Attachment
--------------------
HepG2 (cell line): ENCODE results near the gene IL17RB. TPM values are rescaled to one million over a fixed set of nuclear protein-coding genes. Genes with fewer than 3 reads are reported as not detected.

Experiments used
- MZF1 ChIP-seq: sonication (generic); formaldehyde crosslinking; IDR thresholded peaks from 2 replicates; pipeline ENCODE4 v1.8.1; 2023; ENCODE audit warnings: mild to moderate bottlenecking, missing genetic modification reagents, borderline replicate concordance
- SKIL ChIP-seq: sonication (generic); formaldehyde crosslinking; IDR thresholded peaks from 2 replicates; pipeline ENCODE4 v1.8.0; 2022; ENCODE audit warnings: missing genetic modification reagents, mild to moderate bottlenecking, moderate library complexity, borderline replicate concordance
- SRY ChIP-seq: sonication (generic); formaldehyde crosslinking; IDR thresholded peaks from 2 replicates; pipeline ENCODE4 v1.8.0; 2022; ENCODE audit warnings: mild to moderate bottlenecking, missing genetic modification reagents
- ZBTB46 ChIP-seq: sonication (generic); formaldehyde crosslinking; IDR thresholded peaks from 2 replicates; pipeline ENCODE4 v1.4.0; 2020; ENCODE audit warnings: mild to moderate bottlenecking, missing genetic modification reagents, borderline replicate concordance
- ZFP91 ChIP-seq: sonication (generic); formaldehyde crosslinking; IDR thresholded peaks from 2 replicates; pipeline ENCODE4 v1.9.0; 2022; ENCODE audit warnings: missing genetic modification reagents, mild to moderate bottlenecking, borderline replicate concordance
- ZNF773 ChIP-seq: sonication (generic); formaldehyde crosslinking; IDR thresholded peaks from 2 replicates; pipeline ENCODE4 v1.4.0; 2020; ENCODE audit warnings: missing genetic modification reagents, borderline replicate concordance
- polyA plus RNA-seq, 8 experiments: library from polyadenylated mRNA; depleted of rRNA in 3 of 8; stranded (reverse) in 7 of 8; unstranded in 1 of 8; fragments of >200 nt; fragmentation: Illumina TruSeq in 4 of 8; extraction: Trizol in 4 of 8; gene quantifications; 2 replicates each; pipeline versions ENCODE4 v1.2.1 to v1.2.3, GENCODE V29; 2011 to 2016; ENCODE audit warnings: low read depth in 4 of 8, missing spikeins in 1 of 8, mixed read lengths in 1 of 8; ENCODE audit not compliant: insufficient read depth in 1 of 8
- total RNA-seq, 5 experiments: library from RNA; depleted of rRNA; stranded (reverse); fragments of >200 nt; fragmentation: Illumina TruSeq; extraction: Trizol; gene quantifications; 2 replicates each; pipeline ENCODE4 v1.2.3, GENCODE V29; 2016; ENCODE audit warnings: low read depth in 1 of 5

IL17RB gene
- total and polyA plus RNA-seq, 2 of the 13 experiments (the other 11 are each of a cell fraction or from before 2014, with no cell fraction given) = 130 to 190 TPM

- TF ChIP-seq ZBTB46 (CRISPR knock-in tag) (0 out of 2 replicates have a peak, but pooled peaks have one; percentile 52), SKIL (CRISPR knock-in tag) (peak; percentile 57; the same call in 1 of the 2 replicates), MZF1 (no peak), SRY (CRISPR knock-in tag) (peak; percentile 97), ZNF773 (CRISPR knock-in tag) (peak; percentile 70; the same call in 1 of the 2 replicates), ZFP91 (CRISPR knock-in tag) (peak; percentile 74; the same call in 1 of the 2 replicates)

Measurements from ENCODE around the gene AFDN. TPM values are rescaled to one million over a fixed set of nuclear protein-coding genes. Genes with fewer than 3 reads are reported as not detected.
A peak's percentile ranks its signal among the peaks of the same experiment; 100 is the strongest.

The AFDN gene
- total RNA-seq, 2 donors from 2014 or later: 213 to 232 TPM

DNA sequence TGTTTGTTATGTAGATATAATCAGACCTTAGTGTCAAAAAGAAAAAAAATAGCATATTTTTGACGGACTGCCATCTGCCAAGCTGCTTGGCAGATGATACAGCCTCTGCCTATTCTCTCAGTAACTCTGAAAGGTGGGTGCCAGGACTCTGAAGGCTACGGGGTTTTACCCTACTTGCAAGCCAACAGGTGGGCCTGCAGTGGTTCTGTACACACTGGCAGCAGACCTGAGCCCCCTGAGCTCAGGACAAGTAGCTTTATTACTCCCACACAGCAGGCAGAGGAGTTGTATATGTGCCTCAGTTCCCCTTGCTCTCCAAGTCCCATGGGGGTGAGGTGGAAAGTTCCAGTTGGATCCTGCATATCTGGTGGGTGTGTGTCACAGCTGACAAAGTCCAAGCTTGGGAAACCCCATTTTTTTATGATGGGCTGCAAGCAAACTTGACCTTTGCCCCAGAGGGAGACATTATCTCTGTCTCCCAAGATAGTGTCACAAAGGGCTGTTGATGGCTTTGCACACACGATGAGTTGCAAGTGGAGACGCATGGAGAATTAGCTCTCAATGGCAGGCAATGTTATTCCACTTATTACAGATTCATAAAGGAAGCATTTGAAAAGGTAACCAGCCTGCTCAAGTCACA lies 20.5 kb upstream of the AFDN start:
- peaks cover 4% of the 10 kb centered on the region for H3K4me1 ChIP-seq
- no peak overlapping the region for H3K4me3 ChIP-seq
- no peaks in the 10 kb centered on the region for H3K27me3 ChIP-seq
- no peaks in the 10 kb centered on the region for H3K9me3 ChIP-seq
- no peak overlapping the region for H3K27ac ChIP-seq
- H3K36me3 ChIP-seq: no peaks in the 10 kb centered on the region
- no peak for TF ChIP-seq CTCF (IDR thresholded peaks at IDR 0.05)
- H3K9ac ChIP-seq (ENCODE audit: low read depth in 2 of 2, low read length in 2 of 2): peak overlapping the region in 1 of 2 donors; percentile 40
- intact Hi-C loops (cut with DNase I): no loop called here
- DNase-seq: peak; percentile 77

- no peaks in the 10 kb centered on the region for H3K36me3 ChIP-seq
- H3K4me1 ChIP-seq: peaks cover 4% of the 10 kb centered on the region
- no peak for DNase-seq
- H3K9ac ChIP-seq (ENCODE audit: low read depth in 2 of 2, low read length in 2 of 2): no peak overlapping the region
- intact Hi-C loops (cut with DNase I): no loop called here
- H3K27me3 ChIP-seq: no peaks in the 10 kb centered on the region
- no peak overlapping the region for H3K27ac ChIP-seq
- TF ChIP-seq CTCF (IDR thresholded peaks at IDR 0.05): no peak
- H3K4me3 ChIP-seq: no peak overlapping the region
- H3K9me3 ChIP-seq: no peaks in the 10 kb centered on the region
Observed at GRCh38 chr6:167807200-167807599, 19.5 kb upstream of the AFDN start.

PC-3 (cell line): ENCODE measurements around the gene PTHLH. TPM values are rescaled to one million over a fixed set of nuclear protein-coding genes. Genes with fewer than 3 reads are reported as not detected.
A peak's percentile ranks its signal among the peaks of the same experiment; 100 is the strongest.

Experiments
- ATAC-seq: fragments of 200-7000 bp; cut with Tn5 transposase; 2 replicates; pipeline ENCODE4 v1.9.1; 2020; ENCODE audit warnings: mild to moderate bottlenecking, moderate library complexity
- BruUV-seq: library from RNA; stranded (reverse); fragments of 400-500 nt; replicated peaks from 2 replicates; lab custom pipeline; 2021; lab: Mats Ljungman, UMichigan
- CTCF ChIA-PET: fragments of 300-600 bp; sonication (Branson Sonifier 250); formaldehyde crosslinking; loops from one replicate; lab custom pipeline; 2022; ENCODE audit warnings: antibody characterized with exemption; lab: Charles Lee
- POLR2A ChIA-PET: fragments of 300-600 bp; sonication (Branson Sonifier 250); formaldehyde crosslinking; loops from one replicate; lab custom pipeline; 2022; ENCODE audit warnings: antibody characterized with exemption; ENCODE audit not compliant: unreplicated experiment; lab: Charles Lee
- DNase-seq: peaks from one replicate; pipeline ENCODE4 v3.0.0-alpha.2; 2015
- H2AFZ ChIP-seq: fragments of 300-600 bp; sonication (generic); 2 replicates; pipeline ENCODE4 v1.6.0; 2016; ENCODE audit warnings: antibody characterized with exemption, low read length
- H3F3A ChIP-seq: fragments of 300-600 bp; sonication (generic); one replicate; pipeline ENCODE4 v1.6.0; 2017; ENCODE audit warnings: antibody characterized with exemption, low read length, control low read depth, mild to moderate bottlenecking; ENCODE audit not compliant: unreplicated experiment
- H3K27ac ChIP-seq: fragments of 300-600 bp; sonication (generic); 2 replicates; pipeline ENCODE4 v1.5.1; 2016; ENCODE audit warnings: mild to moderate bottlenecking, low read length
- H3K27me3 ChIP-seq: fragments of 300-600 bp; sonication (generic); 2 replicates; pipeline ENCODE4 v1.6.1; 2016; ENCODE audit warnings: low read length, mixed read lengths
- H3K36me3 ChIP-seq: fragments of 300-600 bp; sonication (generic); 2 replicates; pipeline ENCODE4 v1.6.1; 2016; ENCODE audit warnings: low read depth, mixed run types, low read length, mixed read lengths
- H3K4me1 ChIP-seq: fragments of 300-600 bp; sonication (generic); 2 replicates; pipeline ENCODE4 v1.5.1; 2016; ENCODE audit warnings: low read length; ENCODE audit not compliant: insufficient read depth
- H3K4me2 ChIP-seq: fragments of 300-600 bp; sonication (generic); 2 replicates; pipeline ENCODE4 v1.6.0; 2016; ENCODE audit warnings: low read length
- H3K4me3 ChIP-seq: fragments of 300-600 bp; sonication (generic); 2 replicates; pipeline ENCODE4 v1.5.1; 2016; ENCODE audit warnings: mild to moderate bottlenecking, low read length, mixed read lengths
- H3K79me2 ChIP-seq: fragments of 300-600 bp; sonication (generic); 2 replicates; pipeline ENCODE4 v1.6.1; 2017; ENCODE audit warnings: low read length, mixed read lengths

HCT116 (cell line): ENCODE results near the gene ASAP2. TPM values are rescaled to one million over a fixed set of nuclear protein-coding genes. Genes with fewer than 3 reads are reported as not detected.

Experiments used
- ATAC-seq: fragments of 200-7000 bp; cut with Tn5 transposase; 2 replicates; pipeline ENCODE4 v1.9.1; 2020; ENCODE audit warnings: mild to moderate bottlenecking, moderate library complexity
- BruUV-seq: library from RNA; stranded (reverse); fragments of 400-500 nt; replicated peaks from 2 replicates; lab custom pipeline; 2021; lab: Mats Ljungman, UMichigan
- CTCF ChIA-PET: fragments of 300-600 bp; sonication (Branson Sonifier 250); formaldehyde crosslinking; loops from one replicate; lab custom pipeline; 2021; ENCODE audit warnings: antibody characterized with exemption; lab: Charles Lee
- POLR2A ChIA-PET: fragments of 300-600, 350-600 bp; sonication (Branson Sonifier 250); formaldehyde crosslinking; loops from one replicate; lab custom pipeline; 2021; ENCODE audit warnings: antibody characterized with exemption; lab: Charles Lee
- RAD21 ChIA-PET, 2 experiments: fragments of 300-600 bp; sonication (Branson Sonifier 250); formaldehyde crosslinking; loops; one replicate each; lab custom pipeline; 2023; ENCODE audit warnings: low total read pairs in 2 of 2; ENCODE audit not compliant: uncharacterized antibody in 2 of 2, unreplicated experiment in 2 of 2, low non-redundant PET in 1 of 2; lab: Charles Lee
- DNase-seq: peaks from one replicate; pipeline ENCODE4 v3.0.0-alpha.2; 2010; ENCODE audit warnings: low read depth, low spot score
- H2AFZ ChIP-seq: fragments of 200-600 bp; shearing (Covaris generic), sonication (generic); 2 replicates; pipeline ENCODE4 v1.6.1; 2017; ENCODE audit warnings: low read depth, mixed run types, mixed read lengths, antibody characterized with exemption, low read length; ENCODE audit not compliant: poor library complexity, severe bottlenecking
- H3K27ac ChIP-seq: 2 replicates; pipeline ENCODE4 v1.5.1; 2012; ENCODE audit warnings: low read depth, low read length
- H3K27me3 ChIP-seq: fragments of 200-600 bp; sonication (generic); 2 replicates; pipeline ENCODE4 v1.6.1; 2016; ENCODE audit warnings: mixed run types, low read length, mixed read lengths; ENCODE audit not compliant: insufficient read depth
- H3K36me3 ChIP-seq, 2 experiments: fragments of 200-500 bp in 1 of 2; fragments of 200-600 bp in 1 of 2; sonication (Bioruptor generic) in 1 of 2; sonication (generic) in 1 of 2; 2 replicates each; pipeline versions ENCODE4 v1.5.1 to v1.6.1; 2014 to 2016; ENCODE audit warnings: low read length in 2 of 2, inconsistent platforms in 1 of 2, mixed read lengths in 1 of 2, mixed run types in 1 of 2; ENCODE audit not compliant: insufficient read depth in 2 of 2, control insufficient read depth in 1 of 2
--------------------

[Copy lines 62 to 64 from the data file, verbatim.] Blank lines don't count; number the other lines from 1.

- POLR2A ChIA-PET: fragments of 300-600, 350-600 bp; sonication (Branson Sonifier 250); formaldehyde crosslinking; loops from one replicate; lab custom pipeline; 2021; ENCODE audit warnings: antibody characterized with exemption; lab: Charles Lee
- RAD21 ChIA-PET, 2 experiments: fragments of 300-600 bp; sonication (Branson Sonifier 250); formaldehyde crosslinking; loops; one replicate each; lab custom pipeline; 2023; ENCODE audit warnings: low total read pairs in 2 of 2; ENCODE audit not compliant: uncharacterized antibody in 2 of 2, unreplicated experiment in 2 of 2, low non-redundant PET in 1 of 2; lab: Charles Lee
- DNase-seq: peaks from one replicate; pipeline ENCODE4 v3.0.0-alpha.2; 2010; ENCODE audit warnings: low read depth, low spot score